The layoffs have become more urgent as measures to isolate populations and restrict travel weigh on car sales, Volvo said. The pandemic has forced carmakers around the globe to halt production and react to a rapid slump in demand. Volvo reopened its factories in Sweden last week after an almost monthlong shutdown.
“We can’t expect customers to come back and demand exactly the same products as before the crisis,” Chief Executive Hakan Samuelsson said in a phone interview. “The coronavirus means that it’s even more important to change rapidly, and doing it by voluntary redundancies won’t be fast enough.”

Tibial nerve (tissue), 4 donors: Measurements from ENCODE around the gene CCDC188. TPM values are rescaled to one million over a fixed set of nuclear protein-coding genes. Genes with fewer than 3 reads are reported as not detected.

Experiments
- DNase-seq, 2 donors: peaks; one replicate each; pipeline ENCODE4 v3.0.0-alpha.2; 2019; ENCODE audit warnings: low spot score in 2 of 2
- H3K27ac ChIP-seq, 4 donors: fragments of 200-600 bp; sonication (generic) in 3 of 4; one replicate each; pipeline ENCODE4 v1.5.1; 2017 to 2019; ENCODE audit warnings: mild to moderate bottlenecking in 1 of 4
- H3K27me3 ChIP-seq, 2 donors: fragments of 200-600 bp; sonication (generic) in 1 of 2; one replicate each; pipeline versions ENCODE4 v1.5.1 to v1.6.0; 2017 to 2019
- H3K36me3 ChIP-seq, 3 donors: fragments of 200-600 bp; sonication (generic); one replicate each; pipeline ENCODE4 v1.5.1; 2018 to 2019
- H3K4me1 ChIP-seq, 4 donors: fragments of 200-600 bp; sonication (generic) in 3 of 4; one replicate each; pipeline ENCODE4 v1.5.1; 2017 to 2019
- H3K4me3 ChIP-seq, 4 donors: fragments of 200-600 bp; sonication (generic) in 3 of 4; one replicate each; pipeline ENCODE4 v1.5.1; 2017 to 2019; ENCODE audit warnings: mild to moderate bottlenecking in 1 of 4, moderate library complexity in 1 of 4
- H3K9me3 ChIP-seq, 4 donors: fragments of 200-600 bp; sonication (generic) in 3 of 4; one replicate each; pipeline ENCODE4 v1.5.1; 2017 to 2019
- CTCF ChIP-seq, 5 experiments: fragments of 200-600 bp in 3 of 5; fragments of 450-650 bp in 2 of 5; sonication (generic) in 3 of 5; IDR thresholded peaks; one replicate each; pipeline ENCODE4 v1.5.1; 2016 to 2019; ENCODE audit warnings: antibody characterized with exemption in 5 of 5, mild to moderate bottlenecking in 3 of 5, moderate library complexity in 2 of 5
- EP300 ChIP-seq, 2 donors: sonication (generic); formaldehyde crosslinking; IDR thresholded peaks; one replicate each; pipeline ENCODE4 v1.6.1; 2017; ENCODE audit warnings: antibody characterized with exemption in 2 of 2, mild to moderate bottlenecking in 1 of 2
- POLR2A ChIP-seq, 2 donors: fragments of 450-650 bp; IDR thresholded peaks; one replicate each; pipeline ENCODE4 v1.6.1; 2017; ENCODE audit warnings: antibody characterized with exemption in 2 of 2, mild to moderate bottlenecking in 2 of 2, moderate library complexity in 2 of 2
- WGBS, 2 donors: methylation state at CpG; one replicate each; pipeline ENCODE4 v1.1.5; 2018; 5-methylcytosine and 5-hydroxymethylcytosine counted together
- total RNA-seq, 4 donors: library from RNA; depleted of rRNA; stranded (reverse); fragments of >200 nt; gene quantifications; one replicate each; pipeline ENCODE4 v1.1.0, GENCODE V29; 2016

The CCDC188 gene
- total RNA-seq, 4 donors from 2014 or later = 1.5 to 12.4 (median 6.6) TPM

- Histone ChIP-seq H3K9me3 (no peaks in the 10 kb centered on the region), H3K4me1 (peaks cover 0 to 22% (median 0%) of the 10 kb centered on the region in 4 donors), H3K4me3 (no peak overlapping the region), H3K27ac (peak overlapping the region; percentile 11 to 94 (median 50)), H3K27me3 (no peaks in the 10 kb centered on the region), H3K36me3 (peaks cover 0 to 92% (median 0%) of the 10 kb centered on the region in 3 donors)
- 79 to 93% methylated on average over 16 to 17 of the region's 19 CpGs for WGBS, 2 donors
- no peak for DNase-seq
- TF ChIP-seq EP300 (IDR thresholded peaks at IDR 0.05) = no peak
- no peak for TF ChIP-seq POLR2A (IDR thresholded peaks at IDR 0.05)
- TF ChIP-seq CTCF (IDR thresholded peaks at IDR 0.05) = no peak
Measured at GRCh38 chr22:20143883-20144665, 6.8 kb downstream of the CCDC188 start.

Zhejiang Geely Holding Group Co. bought Volvo Cars from Ford Motor (NYSE:F) Co. in the wake of the financial crisis. Since then, the carmaker has revamped its lineup and invested in new business models, including subscription services and car-sharing. It has also launched its first all-electric model and aims to raise its total of all-electric cars to 50% of overall sales by 2025. The layoffs announced on Wednesday will reduce staffing in “non-focus areas,” such as activities related to combustion engine production and testing, Samuelsson said.
Manufacturing operations will not be affected by the cuts, the company said.